John V Farman Intensive Care Unit
JVF ICU is a 20-bed general intensive care unit which admits more than 1,000 patients per year.
Our surgical case load at Addenbrooke’s Hospital arise from all the major surgical specialties including liver and multi-visceral transplantation, hepatobiliary, upper gastrointestinal, urology, and gynaecological oncology. The complex medical case mix reflects the medical specialties in Addenbrooke’s with patients from hepatology, haematology, and renal and respiratory medicine.
The unit is well equipped with SERVO-i ventilators, Prismaflex haemofiltration machines and PICCO, LiDCO and LiMON monitoring units.
The JVF ICU is recognised for training at all levels in intensive care medicine by the Faculty of Intensive Care Medicine (FICM) and General Medical Council (GMC), and participates in the Intensive Care National Audit and Research Centre (ICNARC) Case Mix Programme. A 24/7 medically-led Rapid Response Team has recently been established, and there is a weekly ICU follow up clinic.
The Unit commemorates the late Dr John Vernon Farman, who was a consultant anaesthetist at Addenbrooke’s Hospital between 1966 and the year of his sudden, unexpected death in 1988. Dr Farman was responsible for intensive care at the old and new Addenbrooke’s Hospitals, after succeeding Dr Harold Youngman, who had co-founded Cambridge’s first ICU in 1959. Dr Farman was a founding member of the Intensive Care Society and also worked closely with Professor Sir Roy Calne on the Addenbrooke’s – King’s College Hospital liver transplant programme. He was an enthusiastic teacher and wrote many academic papers, as well as several books. His deep commitment to his patients was reflected in his insistence on the use of the name ‘intensive care unit’, rather than ‘intensive therapy unit’.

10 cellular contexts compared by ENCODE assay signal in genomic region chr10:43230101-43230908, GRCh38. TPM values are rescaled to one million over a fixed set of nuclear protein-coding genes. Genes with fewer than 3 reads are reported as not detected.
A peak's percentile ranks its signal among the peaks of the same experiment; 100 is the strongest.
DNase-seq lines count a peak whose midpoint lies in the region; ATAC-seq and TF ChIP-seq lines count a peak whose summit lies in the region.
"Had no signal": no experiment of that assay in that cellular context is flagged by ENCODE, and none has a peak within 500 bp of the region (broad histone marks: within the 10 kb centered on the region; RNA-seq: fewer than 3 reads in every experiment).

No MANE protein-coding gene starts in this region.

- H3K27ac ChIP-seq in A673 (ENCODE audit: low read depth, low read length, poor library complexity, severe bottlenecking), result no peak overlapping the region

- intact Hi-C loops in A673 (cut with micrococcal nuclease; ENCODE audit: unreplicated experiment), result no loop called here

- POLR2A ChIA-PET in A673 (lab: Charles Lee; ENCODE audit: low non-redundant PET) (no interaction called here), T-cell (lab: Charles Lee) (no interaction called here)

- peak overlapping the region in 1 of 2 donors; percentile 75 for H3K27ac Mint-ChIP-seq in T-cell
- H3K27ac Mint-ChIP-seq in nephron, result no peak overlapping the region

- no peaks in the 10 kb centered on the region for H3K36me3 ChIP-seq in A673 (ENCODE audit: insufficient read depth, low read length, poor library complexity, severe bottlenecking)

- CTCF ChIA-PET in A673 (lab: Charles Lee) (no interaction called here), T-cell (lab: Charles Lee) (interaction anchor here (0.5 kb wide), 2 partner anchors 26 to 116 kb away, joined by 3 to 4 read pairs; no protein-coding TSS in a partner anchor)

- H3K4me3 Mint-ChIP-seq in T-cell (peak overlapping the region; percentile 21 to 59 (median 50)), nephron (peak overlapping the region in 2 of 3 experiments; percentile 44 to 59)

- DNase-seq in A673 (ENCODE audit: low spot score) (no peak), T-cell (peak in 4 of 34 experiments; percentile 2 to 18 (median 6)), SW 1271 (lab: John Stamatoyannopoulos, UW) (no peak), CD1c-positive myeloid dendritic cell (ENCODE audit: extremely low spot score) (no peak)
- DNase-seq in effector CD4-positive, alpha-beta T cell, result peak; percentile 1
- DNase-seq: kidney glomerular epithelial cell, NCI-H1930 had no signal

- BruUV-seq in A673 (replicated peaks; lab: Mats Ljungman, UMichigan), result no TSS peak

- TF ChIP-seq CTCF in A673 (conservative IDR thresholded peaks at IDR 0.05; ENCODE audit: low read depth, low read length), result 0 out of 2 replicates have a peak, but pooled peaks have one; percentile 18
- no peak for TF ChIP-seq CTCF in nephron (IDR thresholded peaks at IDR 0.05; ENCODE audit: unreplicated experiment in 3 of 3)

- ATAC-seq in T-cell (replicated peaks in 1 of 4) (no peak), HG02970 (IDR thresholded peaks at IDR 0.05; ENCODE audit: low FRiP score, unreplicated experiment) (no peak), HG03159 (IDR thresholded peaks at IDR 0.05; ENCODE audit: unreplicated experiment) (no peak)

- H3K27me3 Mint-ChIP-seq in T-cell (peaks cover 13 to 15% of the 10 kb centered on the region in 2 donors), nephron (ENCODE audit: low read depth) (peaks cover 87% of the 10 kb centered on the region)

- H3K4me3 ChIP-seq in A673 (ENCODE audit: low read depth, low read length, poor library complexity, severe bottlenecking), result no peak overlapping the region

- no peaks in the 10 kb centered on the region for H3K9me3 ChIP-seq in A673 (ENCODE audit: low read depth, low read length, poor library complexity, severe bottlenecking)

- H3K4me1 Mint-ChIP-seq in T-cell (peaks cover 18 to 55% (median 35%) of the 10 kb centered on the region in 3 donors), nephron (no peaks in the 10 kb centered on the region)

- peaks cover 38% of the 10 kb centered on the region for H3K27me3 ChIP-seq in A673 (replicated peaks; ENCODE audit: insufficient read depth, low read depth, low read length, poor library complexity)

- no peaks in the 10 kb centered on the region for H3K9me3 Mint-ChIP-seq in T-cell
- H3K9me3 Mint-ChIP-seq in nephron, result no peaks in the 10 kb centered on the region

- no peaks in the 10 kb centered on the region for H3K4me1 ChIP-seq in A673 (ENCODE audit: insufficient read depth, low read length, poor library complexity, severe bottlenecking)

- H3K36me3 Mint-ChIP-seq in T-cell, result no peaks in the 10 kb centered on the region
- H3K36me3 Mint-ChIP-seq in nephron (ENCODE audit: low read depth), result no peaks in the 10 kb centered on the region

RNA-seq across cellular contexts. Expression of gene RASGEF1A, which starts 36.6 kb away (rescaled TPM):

We will be updating this site regularly with educational content, details of our courses, research activity, and our publications.
Recent JVF ICU posts
Journal Club: BREATHE (JAMA 2018)
Effect of Protocolised Weaning With Early Extubation to Noninvasive Ventilation vs Invasive Weaning on Time to Liberation From Mechanical Ventilation Among Patients With Respiratory Failure
JAMA, 2018. doi:10.1001/jama.2018.13763
Presented by Dr Joel Davis, ACCS CMT
Journal Club – Terlipressin vs Noradrenaline in ACLF
Dr Laura Hobbs (anaesthetics registrar) takes us through the background into a hot-off-the-press RCT.
TERLIPRESSIN IS SUPERIOR TO NORADRENALINE IN THE MANAGEMENT OF ACUTE KIDNEY INJURY IN ACUTE ON CHRONIC LIVER FAILURE